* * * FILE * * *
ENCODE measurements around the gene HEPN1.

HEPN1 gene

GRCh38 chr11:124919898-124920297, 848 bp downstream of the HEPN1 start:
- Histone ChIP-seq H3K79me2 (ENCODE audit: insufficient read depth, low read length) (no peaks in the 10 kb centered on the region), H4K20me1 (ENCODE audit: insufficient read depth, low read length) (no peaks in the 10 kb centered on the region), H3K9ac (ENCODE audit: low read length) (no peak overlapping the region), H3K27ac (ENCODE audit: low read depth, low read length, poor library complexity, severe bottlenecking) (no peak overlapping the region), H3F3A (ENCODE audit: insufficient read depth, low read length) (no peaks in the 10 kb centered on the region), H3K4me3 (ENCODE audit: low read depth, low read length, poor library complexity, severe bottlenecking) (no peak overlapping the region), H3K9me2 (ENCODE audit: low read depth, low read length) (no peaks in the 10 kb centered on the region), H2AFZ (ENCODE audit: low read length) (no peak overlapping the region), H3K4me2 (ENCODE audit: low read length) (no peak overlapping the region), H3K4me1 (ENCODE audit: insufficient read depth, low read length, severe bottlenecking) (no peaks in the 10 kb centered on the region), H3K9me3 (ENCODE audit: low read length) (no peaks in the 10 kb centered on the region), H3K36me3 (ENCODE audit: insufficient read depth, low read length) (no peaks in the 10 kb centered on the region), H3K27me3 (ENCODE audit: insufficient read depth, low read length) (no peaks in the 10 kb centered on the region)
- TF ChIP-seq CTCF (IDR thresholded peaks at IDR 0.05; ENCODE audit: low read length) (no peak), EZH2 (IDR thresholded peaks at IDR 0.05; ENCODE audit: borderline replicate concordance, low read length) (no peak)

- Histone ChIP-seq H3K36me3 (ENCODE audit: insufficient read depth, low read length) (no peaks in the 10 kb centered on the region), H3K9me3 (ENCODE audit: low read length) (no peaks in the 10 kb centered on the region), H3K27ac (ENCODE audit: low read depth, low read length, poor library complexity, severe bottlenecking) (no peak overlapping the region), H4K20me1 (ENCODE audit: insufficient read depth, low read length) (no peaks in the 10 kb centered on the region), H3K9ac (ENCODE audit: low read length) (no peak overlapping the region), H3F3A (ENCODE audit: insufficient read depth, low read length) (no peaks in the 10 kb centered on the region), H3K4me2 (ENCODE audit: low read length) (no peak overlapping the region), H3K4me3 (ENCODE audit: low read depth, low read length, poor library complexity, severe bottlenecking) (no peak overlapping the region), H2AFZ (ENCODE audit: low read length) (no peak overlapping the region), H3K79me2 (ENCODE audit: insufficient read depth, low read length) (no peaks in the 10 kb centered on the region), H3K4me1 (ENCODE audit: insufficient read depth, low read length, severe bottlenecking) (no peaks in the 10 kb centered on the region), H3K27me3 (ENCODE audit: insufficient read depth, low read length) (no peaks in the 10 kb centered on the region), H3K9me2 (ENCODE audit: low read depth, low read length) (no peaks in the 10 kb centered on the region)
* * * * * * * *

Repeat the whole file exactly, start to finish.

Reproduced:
ENCODE measurements around the gene HEPN1.

HEPN1 gene

GRCh38 chr11:124919898-124920297, 848 bp downstream of the HEPN1 start:
- Histone ChIP-seq H3K79me2 (ENCODE audit: insufficient read depth, low read length) (no peaks in the 10 kb centered on the region), H4K20me1 (ENCODE audit: insufficient read depth, low read length) (no peaks in the 10 kb centered on the region), H3K9ac (ENCODE audit: low read length) (no peak overlapping the region), H3K27ac (ENCODE audit: low read depth, low read length, poor library complexity, severe bottlenecking) (no peak overlapping the region), H3F3A (ENCODE audit: insufficient read depth, low read length) (no peaks in the 10 kb centered on the region), H3K4me3 (ENCODE audit: low read depth, low read length, poor library complexity, severe bottlenecking) (no peak overlapping the region), H3K9me2 (ENCODE audit: low read depth, low read length) (no peaks in the 10 kb centered on the region), H2AFZ (ENCODE audit: low read length) (no peak overlapping the region), H3K4me2 (ENCODE audit: low read length) (no peak overlapping the region), H3K4me1 (ENCODE audit: insufficient read depth, low read length, severe bottlenecking) (no peaks in the 10 kb centered on the region), H3K9me3 (ENCODE audit: low read length) (no peaks in the 10 kb centered on the region), H3K36me3 (ENCODE audit: insufficient read depth, low read length) (no peaks in the 10 kb centered on the region), H3K27me3 (ENCODE audit: insufficient read depth, low read length) (no peaks in the 10 kb centered on the region)
- TF ChIP-seq CTCF (IDR thresholded peaks at IDR 0.05; ENCODE audit: low read length) (no peak), EZH2 (IDR thresholded peaks at IDR 0.05; ENCODE audit: borderline replicate concordance, low read length) (no peak)

- Histone ChIP-seq H3K36me3 (ENCODE audit: insufficient read depth, low read length) (no peaks in the 10 kb centered on the region), H3K9me3 (ENCODE audit: low read length) (no peaks in the 10 kb centered on the region), H3K27ac (ENCODE audit: low read depth, low read length, poor library complexity, severe bottlenecking) (no peak overlapping the region), H4K20me1 (ENCODE audit: insufficient read depth, low read length) (no peaks in the 10 kb centered on the region), H3K9ac (ENCODE audit: low read length) (no peak overlapping the region), H3F3A (ENCODE audit: insufficient read depth, low read length) (no peaks in the 10 kb centered on the region), H3K4me2 (ENCODE audit: low read length) (no peak overlapping the region), H3K4me3 (ENCODE audit: low read depth, low read length, poor library complexity, severe bottlenecking) (no peak overlapping the region), H2AFZ (ENCODE audit: low read length) (no peak overlapping the region), H3K79me2 (ENCODE audit: insufficient read depth, low read length) (no peaks in the 10 kb centered on the region), H3K4me1 (ENCODE audit: insufficient read depth, low read length, severe bottlenecking) (no peaks in the 10 kb centered on the region), H3K27me3 (ENCODE audit: insufficient read depth, low read length) (no peaks in the 10 kb centered on the region), H3K9me2 (ENCODE audit: low read depth, low read length) (no peaks in the 10 kb centered on the region)